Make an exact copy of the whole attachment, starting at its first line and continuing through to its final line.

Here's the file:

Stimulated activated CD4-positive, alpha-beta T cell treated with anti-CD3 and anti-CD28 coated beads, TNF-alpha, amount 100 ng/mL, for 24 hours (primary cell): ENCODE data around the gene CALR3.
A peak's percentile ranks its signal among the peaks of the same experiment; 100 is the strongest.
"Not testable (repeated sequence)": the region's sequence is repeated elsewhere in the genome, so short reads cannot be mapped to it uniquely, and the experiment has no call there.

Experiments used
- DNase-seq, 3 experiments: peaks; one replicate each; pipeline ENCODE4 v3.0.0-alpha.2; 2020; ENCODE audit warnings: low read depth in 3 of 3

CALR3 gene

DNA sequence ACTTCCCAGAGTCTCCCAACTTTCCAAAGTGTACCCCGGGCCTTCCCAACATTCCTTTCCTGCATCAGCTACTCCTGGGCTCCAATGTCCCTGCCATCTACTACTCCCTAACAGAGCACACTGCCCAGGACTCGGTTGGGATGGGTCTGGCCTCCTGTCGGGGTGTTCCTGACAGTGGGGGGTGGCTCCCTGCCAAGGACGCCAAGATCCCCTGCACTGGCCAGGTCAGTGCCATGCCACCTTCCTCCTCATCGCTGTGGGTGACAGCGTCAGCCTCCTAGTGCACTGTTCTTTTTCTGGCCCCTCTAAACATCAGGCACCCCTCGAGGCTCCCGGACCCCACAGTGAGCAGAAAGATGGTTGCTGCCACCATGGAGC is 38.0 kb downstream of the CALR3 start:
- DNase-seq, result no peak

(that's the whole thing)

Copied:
Stimulated activated CD4-positive, alpha-beta T cell treated with anti-CD3 and anti-CD28 coated beads, TNF-alpha, amount 100 ng/mL, for 24 hours (primary cell): ENCODE data around the gene CALR3.
A peak's percentile ranks its signal among the peaks of the same experiment; 100 is the strongest.
"Not testable (repeated sequence)": the region's sequence is repeated elsewhere in the genome, so short reads cannot be mapped to it uniquely, and the experiment has no call there.

Experiments used
- DNase-seq, 3 experiments: peaks; one replicate each; pipeline ENCODE4 v3.0.0-alpha.2; 2020; ENCODE audit warnings: low read depth in 3 of 3

CALR3 gene

DNA sequence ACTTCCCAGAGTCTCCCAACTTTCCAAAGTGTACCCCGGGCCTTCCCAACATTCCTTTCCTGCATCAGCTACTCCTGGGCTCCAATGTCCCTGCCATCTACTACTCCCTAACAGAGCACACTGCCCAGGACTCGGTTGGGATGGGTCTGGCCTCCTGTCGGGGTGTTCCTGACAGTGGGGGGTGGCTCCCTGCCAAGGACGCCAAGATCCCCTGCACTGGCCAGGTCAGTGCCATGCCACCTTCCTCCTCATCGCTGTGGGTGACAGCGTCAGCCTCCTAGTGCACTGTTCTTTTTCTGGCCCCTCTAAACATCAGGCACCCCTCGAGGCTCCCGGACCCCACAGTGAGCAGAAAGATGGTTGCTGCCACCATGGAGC is 38.0 kb downstream of the CALR3 start:
- DNase-seq, result no peak